In the late 1950s, fundraising by a radio station in Manila helped to launch the international career of violinist Carmencita Lozada, then a tiny wisp of a girl from whose dainty fingers would emerge mighty sounds that would thrill audiences in Europe and the United States.
Young Lozada was to participate in the Paganini International Competition in Genoa, Italy, in 1957, but there was no money forthcoming. So a music lover, Philip Monserrat, who owned the radio station DZMY, thought of raising funds by having the violinist play regularly in the station and exhorting listeners to send in their donations.
The gambit worked, and Lozada made it to the prestigious competition. She was the youngest and the only Asian performer, and she emerged one of the top five winners.
“I ranked second but placed fourth,” she would laughingly tell her siblings Manolo and Teresita.
Sister Mary Placid Abejo, dean of the School of Music of St. Scholastica’s College in Manila, was then majoring in Piano and she remembered Lozada practicing regularly at the school with her mentor, conductor Luis Valencia. In fact, Sr. Placid would accompany the violinist on the piano.
“She was always here, every Friday with Valencia,” recalled the nun from Cagayan de Oro City, herself coming from a musical family (the late composer Sr. Rosalina Abejo was an aunt.)
Sr. Placid added: “She was a natural, walang aire (no airs), but you could see she was gifted. Tugtog siya nang tugtog (she kept on playing). She had many friends but she knew how to use her time schedule. She accomplished much.”
Indeed, she achieved world renown with her masterful rendition of the works of the masters. A longtime resident of Germany, she returned to this country during her last years to attend to her memorabilia, and died of a lingering illness in 2006.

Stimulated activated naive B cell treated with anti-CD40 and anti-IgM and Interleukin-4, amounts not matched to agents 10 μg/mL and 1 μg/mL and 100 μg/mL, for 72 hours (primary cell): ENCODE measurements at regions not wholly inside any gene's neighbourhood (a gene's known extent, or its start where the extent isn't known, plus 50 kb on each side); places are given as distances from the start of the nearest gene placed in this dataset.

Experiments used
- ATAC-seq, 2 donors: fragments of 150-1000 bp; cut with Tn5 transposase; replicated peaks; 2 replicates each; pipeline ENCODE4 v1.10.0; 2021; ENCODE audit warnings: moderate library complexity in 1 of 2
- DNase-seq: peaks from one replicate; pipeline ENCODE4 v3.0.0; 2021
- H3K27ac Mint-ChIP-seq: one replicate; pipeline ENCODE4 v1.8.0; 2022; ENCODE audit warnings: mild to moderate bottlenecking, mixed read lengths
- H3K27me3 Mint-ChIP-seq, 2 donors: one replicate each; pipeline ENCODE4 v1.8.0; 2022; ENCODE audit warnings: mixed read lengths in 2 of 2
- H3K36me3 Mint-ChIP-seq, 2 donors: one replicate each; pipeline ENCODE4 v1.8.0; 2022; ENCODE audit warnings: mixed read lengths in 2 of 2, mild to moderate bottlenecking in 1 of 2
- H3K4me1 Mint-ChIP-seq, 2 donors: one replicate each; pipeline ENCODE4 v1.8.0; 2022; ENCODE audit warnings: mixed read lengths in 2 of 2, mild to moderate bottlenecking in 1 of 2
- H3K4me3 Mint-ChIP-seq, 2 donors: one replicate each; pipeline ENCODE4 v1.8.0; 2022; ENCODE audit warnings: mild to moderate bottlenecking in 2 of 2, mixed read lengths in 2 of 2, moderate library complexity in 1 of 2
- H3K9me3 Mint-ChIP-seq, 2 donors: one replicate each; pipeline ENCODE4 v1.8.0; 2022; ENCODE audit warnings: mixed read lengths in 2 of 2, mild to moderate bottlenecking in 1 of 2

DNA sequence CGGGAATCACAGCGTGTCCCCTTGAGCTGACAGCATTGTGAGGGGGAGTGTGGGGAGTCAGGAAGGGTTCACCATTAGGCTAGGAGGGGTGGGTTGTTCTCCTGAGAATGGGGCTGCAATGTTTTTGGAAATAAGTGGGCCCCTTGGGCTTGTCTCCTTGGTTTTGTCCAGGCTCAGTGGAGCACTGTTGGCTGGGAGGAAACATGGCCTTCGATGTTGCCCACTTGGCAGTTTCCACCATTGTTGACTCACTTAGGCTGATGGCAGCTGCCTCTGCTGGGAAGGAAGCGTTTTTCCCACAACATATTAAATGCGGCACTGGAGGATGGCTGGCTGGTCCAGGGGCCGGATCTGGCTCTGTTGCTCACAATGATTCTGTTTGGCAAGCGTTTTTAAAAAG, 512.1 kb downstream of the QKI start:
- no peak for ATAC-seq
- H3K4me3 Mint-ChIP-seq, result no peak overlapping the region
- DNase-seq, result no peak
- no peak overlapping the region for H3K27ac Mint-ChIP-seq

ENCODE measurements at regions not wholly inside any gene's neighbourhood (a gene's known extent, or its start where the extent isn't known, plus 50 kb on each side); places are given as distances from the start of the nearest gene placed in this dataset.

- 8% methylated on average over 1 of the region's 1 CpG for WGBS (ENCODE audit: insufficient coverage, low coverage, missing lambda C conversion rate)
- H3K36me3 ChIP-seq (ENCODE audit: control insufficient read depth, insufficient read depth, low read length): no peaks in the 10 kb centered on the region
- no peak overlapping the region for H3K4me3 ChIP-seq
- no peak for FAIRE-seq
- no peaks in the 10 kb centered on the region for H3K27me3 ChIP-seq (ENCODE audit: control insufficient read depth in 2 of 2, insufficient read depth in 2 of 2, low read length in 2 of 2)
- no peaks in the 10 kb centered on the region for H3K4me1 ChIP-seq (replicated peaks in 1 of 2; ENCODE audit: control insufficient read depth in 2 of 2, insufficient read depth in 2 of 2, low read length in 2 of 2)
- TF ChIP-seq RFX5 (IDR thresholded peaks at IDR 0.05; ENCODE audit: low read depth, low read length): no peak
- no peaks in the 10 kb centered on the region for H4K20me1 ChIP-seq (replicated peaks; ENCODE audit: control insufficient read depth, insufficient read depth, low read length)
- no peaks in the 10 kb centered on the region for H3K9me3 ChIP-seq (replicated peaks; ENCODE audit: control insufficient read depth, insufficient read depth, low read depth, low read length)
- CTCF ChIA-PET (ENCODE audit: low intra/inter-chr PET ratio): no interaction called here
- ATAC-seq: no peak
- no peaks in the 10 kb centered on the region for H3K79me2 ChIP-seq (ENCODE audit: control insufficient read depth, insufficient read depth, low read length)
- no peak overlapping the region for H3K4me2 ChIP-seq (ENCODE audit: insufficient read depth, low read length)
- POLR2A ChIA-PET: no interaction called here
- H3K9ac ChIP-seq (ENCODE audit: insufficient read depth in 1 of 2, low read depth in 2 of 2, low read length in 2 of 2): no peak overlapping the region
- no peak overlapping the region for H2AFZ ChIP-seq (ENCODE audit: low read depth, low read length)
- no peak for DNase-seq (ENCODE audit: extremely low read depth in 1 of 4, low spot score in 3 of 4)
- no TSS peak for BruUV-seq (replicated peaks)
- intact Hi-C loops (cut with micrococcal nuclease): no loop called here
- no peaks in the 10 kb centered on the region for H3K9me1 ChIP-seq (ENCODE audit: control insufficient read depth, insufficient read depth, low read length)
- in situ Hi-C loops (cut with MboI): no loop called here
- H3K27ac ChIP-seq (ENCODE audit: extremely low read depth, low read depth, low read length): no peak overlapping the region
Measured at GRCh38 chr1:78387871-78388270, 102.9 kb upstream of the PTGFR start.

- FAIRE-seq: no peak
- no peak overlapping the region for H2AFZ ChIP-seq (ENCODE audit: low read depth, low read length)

“During the last 10 years of her life, Carmencita painstakingly sorted out the music scores she used to prepare for her concerts,” her sister Teresita Lozada Selby recalled. “She carefully labeled each score with numbers and codes in a manner easily recognizable for use by the public.”
The family established a private library of the violinist’s music collection and memorabilia in their residence in Pasig City, which was made available to the public on an appointment-only basis.
“The creation of a private library was Carmencita’s wish,” said Selby.
Dream and mystery
That dream came true with the recent inauguration of the Carmencita Lozada Library at St. Scholastica’s School of Music, which is adjacent to the main Music Library.
The collection includes books, magazines, and newspaper clippings of reviews and articles in various languages; long-playing records and a record player; over 250 music scores by European classical composers; original compositions by famous Filipino composers dedicated to (and premiered by) Lozada; trophies and posters from around the world.
“It was always her desire to promote the arts and encourage musicians everywhere, especially in her own Philippines,” Selby said during the inauguration.
Before she died, the violinist bequeathed to her country a priceless legacy: the Heritage Recordings, a series of 15 CDs of her best performances.
Why Lozada is not yet a National Artist is one of those mysteries only the board members of the Cultural Center of the Philippines and the National Commission for Culture and the Arts can explain.
But there is now a move to name her a National Artist posthumously. Your signature, please.